The federal government of Nigeria is set to sign up for a solar energy partnership with the UK government to bring greater access to electricity to the African country’s residents, according to a Nigerian government release.
Nigerian vice president Yemi Osinbajo flew to London from Abuja to participate in the launch of the Energy Africa Campaign and to sign the commitment today.
Around 600 million people in sub-Saharan Africa are currently without electricity access, which accounts for 70% of its population.
As part of a wider UK government initiative to bring more power to Africa, the new UK and Nigeria partnership plans to bring solar power to millions of homes in Nigeria. This will be based on a model of installation and payment that has already worked successfully in Kenya and Tanzania.
Anthony Ighodaro, chair, African Renewable Energy Alliance (AREA), told PV Tech that six countries, represented by various ministers were present at the launch to sign similar agreements including Ethiopia, Somalia, Mozambique, Zimbabwe, Sierra Leone, and Nigeria.
He added that there are number of compacts that have been drafted with respect to the different countries, which are likely to include policy measures that are mainly related to solar
Solar is the choice energy resource because vast rural areas of Africa have no realistic chance of being connected to the grid for decades and off-grid applications are less expensive, said the UK department for international development (DFID).
PV panels have dramatically fallen in price, with imporved battery technology and more efficient appliances such as lightbulbs. Common access to mobile payments also allows access to to energy via micro- pay-as-you-go schemes.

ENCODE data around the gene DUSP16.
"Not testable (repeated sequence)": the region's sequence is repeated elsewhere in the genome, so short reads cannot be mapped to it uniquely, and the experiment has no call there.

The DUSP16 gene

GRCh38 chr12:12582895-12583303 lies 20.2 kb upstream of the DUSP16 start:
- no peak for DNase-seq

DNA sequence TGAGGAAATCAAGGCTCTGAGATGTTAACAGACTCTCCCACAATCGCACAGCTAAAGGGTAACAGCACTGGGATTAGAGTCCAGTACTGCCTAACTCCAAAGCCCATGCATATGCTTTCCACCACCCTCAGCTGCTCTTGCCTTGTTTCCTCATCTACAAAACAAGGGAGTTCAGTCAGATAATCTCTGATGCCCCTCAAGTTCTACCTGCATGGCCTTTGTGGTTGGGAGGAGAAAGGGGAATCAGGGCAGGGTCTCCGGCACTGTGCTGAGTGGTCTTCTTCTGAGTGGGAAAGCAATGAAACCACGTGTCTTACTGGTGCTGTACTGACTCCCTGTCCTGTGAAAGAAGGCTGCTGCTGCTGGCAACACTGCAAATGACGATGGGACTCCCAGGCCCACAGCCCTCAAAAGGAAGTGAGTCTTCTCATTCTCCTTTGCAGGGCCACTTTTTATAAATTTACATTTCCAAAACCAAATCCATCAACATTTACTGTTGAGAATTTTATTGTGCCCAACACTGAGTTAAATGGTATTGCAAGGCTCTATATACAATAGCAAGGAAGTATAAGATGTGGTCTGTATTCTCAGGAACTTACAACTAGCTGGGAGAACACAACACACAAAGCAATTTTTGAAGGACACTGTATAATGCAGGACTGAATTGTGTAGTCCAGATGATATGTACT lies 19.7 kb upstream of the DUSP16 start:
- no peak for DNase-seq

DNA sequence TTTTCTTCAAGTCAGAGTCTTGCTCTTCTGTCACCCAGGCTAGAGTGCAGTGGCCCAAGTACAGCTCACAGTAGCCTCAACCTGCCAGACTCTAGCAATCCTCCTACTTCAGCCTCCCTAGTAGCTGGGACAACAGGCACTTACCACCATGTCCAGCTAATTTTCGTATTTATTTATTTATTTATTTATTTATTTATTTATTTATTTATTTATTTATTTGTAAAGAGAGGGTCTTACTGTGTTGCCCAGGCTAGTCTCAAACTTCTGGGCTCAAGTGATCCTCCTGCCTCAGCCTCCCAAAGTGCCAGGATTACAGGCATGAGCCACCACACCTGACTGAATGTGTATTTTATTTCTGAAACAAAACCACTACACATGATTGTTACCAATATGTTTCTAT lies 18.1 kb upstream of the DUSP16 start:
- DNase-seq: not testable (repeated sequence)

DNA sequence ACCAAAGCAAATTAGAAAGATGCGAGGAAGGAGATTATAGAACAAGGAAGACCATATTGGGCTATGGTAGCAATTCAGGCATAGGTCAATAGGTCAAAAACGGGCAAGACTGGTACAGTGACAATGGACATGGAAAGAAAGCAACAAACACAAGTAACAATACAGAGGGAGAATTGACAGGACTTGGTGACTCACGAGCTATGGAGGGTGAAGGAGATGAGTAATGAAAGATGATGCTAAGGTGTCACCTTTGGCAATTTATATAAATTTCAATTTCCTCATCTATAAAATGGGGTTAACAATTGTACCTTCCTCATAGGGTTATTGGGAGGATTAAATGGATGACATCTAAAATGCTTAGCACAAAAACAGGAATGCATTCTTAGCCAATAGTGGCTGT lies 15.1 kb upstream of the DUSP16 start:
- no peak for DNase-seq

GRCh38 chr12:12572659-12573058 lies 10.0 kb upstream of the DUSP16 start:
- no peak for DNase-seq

A DFID statement said: “We want to accelerate the development of the emerging solar market in Africa. Together with African governments, investors, businesses, NGOs, think tanks and other donors, DFID will work to increase investment in off-grid energy firms, overcome regulatory barriers, foster innovation, and accelerate delivery of solar energy systems to households across Africa.”
The wider campaign aims to help Africa achieve universal energy access 2030, because it will take until 2080 for universal electricity access on the continent at the current trajectory, according DFID.
At present half of sub-Saharan African businesses claim poor electricity access constrains their business, and power outages costs the region 1-2% of its GDP annually, said DFID.
Osinbajo will speak at the Energy Africa Campaign launch alongside the UK minister for international development, Grant Shapps, and the former United Nations Secretary-General Kofi Annan, as well as other leaders from Africa.
This article has been amended to include comment from Anthony Ighodaro